Microsoft, Verizon, and other tech giants have long believed that the United States cannot force a company to hand over data stored outside the United States. Verizon’s chief lawyer Randall Milch publically commented on this issue in February. He said that the company’s view is “simple,” adding: “The U.S. government cannot compel us to produce our customers’ data stored in datacenters outside the U.S., and, if it attempts to do so, we would challenge that attempt in court.” Microsoft’s deputy general counsel David Howard also released a statement on the issue: The U.S. government doesn’t have the power to search a home in another country, nor should it have the power to search the content of email stored overseas. Microsoft’s chief legal counsel warned last December that Microsoft would fight any attempt by governments to seize data not located within their country: “…assert available jurisdictional objections to legal demands when governments ...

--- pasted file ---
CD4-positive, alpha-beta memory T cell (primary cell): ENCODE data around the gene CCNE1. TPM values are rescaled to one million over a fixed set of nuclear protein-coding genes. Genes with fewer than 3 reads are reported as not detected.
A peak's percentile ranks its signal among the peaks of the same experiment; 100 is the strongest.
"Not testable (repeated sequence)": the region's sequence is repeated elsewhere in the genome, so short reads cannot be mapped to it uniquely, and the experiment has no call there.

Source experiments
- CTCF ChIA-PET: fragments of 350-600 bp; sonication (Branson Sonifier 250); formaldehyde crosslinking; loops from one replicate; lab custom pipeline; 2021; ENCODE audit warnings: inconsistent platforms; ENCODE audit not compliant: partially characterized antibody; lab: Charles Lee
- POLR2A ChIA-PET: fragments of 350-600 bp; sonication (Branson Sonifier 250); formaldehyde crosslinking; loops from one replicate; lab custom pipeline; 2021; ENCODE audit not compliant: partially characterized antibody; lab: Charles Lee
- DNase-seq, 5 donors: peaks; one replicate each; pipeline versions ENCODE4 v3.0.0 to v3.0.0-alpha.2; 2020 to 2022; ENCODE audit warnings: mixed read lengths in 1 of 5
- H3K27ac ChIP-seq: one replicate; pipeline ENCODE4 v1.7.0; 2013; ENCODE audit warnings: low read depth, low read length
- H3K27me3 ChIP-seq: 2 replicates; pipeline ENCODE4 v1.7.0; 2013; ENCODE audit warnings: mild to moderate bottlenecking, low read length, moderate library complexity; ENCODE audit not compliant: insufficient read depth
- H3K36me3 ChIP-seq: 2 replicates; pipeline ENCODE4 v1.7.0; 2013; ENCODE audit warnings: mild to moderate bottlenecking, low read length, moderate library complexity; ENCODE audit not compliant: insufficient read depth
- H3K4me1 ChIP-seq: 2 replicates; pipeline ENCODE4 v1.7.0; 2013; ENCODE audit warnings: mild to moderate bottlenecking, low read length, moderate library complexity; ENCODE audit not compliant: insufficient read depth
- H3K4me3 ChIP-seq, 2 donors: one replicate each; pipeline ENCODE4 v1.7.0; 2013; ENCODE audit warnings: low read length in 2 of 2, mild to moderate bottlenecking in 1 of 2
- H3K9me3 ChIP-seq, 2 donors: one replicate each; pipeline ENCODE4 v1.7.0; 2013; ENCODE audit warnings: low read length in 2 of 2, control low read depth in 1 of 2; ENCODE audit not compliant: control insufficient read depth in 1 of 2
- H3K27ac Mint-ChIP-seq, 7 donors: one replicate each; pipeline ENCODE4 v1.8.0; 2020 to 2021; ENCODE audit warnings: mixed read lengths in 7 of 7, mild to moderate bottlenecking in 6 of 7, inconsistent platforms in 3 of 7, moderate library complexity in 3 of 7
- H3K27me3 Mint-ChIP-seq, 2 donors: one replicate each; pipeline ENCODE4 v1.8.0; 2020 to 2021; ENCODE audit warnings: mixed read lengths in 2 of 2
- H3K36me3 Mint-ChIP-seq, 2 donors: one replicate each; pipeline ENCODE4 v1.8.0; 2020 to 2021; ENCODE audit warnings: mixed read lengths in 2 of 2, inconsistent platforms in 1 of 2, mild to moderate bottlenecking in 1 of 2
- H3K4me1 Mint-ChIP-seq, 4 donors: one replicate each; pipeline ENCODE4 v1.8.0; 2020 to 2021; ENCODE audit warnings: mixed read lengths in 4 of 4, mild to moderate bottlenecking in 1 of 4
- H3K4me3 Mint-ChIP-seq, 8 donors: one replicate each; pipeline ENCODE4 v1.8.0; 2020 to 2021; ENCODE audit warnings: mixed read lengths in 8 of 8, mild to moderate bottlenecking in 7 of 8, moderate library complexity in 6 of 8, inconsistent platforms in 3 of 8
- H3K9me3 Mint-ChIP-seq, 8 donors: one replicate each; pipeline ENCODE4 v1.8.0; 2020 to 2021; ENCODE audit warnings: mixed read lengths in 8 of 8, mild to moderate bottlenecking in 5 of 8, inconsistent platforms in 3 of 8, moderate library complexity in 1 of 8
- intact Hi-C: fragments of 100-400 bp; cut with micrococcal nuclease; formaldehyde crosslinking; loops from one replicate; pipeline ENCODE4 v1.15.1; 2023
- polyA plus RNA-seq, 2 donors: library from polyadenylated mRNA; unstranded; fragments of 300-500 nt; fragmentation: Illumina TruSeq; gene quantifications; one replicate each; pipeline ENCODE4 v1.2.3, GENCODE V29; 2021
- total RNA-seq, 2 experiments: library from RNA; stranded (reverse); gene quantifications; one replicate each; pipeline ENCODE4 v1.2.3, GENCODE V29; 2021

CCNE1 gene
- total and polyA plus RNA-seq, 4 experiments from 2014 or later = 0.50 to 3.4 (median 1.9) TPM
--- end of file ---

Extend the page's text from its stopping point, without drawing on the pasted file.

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  Microsoft along with other technology industry leaders are now trying to bring transparency to the law enforcement requests they receive from various government agencies around the world. Microsoft has released their own law enforcement requests report for the first half of 2013. It lists all the countries where data are available. When you click a country, you can get the break up of no.of requests Microsoft received, rejected, disclosed content, etc,. Here are the highlights of the data revealed, Microsoft (including Skype) received 37,196 requests from law enforcement agencies potentially impacting 66,539 accounts in the first six months of this year.  This compares to 75,378 requests and 137,424 potential accounts in the whole of 2012. Approximately 77 percent of requests resulted in the disclosure of “non-content data”. No data at all was disclosed in nearly 21 percent of requests. Only a small number of requests result in the disclosure ...

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